Reaching for the hoop: A basketball story | Aga Khan Academies

Reaching for the hoop: A basketball story

Sadiq Issa, a Diploma Programme 1 (DP1) student at the Aga Khan Academy Mombasa, is a member of both the boys’ basketball team and the Reporters journalism club. He shares the story of the basketball team’s meteoric rise to becoming serious contenders for the national title.

The idea of an underdog is in itself paradoxical. We aspire to see them succeed, even when the odds are perpetually against them. This is a story about a team that did the impossible. A team who were once seen as nobodies but truly made their way to become somebodies.
From winning back-to-back Mombasa county and coast regional tournaments undefeated to aspiring for the national title, the Aga Khan Academy (AKA) Mombasa boys’ basketball team has grown by leaps and bounds. It is hard to believe that this group of 16–19 year-old champions and their charismatic coach were once 14–17 year-old amateurs – the majority of whom had never even played basketball, let alone played for a basketball team.
AKA Mombasa’s recruitment in the 2012–13 off-season proved inspired. The hiring of Coach Jimnah Kimani from Mombasa Baptist High School, just after he guided them to the national title, was a major sign of the big aspirations that the Academy had for its team. Initially the team consisted of a group of year 7s, 8s and 9s with big dreams and short throws. One of them was point guard and school president, Brian Kimwatan, who had never even played the sport until Coach Kimani came to the school. But slowly and surely, Coach shaped the young boys into athletes. From doing the dreaded 3K runs around the school’s 18-acre complex to two-hour training sessions three times a week, it was evident for a bystander that Coach had a cunning objective brewing in his mind.
It is said that one can only succeed if they sacrifice, and that is exactly what the boys had to endure. Going into 2014, a majority of the boys were already in year 10, bombarded by personal projects, preparation for May exams and now the upcoming county games. The boys had to learn resilience and dedication in order to manage all that was ahead of them. Once-a-week runs after school became three times a week in the morning before school. With the guidance of Coach Kimani, the boys had to push themselves to the limit in order to reach for their ambition of being crowned champions.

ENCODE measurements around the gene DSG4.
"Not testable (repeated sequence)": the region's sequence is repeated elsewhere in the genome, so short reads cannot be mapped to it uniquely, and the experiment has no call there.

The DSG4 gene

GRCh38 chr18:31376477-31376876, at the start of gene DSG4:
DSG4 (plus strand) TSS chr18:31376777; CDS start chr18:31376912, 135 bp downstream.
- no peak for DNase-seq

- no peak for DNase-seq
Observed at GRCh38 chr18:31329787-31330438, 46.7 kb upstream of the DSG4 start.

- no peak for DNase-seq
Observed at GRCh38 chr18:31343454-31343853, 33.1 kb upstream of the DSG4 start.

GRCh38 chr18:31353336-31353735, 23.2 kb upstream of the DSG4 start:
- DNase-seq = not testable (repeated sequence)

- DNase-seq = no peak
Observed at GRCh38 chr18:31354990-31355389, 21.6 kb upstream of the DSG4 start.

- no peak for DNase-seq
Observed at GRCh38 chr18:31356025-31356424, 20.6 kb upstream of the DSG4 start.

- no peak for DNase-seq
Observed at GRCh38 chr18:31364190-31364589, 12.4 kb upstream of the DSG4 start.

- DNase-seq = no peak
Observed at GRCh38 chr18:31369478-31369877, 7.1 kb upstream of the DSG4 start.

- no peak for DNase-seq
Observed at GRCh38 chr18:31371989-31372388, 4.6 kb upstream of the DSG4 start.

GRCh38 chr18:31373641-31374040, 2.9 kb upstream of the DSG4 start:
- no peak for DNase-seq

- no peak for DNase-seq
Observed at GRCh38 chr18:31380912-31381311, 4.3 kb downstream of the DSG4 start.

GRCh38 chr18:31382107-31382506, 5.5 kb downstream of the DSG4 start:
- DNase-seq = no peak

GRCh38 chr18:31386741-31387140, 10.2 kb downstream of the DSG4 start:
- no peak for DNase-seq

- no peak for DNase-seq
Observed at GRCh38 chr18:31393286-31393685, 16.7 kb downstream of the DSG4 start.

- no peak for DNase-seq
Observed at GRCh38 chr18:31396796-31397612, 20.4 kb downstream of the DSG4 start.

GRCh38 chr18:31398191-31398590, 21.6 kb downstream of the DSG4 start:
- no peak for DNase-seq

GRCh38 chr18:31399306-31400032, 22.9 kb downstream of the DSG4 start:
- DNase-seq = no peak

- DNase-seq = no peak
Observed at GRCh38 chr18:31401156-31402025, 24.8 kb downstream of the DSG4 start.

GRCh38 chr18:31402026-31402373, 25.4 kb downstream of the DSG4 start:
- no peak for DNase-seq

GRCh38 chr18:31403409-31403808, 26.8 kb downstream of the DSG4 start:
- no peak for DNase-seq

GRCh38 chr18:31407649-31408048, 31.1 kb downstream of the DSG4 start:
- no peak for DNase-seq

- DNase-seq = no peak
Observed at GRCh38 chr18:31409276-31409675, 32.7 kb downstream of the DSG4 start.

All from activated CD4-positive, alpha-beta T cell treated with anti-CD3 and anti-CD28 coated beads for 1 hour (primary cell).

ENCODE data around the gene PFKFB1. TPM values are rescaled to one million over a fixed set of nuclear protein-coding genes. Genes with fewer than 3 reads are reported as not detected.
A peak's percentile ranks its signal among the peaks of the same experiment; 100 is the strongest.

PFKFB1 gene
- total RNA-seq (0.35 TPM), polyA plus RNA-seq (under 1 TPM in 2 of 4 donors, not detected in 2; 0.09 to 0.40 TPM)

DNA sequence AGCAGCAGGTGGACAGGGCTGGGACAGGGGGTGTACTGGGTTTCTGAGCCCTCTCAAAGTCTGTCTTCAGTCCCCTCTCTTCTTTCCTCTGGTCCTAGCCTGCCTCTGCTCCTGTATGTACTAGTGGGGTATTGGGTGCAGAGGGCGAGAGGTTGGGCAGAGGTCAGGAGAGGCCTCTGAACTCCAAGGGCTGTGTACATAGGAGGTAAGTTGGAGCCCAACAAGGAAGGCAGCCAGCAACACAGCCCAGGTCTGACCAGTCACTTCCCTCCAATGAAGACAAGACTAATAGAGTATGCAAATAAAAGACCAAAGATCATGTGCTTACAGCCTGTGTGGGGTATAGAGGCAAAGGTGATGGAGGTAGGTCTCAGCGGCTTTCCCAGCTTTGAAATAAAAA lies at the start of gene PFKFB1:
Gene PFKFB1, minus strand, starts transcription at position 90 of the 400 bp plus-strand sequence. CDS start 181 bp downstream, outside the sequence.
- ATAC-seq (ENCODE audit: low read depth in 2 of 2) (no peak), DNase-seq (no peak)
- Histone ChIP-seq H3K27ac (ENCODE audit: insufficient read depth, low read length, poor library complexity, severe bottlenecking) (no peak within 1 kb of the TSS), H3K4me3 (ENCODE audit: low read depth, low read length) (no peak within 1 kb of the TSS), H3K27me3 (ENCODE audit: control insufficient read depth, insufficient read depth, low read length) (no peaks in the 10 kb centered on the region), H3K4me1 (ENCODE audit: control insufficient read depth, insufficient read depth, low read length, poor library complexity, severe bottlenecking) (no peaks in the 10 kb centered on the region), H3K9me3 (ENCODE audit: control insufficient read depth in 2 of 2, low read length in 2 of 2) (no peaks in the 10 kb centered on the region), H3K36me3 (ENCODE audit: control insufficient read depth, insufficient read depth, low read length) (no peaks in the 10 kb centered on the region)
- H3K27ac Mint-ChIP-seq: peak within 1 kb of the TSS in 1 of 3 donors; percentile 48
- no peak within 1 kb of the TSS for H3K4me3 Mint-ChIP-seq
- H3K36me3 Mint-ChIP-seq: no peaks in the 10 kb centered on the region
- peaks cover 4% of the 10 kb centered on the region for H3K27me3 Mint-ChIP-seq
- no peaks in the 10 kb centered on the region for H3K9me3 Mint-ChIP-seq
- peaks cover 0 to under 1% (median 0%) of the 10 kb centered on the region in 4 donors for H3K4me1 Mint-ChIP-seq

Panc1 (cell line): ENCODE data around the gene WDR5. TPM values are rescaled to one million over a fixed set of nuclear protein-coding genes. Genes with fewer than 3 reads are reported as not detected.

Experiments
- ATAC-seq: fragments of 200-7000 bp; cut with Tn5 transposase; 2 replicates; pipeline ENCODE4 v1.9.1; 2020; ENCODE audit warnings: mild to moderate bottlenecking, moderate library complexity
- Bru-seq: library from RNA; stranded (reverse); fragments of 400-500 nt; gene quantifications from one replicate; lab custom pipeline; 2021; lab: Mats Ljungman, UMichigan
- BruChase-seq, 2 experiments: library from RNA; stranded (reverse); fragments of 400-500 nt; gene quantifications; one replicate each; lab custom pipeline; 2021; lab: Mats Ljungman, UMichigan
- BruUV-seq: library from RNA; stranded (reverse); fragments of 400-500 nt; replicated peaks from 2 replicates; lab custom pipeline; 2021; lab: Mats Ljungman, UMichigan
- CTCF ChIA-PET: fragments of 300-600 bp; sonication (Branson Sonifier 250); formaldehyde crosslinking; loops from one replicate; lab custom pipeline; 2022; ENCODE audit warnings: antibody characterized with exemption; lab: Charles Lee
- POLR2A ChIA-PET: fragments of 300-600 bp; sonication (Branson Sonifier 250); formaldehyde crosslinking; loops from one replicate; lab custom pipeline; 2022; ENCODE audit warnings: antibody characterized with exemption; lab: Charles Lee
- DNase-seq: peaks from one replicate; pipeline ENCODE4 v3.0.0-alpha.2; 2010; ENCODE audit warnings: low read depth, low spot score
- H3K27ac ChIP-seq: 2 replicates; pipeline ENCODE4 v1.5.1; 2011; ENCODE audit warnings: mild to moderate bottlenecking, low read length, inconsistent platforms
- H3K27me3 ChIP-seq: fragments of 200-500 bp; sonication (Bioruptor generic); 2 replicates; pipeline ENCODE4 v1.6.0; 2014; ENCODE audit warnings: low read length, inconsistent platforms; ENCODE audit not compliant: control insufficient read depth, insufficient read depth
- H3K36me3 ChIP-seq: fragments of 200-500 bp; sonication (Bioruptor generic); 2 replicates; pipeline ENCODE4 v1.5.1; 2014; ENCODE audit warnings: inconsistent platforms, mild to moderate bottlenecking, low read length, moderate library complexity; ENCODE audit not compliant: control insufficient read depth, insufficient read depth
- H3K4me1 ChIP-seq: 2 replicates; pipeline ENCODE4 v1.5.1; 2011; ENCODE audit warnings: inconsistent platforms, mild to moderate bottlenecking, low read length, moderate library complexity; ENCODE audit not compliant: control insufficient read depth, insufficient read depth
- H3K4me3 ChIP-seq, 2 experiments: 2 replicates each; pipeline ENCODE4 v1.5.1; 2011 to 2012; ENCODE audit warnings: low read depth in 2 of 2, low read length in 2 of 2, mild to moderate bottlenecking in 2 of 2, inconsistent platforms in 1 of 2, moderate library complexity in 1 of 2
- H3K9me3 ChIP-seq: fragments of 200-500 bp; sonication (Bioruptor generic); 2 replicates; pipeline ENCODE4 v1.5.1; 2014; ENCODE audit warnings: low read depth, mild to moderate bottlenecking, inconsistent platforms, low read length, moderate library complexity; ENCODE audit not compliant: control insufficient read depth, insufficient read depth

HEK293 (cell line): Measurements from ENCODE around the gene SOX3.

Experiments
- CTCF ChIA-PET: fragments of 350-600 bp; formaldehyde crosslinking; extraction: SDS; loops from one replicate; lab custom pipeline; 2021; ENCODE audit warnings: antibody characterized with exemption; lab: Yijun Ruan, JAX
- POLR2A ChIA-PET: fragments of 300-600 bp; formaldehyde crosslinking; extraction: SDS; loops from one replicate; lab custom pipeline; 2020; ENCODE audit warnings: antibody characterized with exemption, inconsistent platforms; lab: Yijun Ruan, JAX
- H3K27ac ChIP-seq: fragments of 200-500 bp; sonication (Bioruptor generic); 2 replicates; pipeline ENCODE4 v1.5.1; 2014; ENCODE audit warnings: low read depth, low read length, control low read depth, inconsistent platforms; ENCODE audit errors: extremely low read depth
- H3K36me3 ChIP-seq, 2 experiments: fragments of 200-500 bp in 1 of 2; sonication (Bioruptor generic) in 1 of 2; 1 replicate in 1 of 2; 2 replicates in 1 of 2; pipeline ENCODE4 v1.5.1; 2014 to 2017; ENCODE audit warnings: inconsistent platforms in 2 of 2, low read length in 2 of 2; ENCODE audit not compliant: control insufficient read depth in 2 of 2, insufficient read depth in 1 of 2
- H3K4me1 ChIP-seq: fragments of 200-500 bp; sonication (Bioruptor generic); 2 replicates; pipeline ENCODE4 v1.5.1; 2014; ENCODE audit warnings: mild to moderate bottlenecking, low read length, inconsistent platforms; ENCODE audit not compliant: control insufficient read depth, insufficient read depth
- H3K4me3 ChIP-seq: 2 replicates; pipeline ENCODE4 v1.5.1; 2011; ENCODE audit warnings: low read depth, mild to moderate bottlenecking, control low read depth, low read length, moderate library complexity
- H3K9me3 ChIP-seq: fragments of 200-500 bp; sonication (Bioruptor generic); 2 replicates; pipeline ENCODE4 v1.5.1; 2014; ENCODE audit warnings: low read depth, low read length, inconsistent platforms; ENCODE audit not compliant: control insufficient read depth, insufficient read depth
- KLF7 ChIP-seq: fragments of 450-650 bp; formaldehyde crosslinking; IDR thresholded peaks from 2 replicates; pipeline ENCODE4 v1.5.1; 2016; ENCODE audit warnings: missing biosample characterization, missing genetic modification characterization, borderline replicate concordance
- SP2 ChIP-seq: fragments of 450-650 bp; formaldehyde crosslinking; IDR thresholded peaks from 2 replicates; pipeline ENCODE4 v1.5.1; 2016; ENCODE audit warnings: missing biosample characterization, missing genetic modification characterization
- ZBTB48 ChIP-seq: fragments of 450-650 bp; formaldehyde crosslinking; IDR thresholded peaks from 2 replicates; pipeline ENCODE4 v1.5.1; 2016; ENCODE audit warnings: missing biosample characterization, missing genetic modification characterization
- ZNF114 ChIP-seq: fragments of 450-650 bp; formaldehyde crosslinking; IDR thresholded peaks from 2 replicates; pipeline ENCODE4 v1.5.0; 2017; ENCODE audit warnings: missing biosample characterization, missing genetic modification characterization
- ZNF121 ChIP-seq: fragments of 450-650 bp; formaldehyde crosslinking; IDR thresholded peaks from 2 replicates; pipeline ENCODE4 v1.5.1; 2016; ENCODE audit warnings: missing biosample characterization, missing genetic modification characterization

And that’s exactly what happened in the 2015-16 season. Whisking through both the county and regional games in fabulous fashion after practically not even being mentioned as contenders, the boys made an emphatic show for all those who witnessed it. It was the first time AKA Mombasa had won either title. There were new kids on the block.
Celebrations were cut short, as Coach knew what he wanted next for the team: The National Title. With only two weeks to nationals, he knew that in order to make the boys even contend for the title, he had to push them harder, much harder. 3K runs became 6K runs. The once weak, moaning group of kids now all knew what they were gunning for – to be the best.
Finally the moment had come. The boys had made it to the semifinals of the Kenya Open Boys High School Basketball National Championships held in Bungoma in April, guided by Coach Kimani. What had been a fragile group of tweens was now a team of champions, ready to compete with the likes of East African games regulars, Upperhill Boys, in order to attain the ultimate prize.
The boys put on an encouraging performance, winning their first two games back-to-back, but were sadly knocked out of the semifinals by the experienced Upperhill Boys of Nairobi 70-28. This did not seem to put the spirits of the team down. “Yes, after losing the semis there was a sense of disappointment in the team, but that didn’t last long," said one of the shooters in the team, Bilal Gulleid. From being doubted to even win the county games to reaching the semi-finals of the national games all in one season was truly a feat.
The boys are currently waiting for confirmation on their participation in the East African games. Even if they don't get it, this story of sweat, sacrifice and success is truly inspiring, probably even better than Leicester City's.

By Sadiq Issa, DP1 (The Reporters)